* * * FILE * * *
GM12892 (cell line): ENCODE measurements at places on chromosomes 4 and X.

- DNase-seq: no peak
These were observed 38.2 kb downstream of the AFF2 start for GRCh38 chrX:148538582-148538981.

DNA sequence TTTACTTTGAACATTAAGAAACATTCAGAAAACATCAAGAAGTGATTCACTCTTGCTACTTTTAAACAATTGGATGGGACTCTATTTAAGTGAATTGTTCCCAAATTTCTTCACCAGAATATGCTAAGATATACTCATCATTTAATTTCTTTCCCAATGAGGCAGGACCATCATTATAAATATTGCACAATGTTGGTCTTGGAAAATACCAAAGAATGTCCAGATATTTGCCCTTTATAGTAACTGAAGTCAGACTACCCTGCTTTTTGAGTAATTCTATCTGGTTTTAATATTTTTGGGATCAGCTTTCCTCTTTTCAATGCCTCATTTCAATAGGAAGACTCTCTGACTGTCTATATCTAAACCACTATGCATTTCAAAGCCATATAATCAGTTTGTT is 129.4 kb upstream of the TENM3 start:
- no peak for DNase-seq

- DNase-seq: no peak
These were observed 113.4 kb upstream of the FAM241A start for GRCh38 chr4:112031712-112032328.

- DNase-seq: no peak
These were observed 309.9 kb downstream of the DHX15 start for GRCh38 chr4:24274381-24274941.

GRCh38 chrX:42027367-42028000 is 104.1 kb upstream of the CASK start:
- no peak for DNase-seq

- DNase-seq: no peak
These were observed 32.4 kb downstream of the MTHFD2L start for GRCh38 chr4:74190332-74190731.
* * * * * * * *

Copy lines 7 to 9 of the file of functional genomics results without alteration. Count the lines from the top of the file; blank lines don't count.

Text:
These were observed 113.4 kb upstream of the FAM241A start for GRCh38 chr4:112031712-112032328.

- DNase-seq: no peak
These were observed 309.9 kb downstream of the DHX15 start for GRCh38 chr4:24274381-24274941.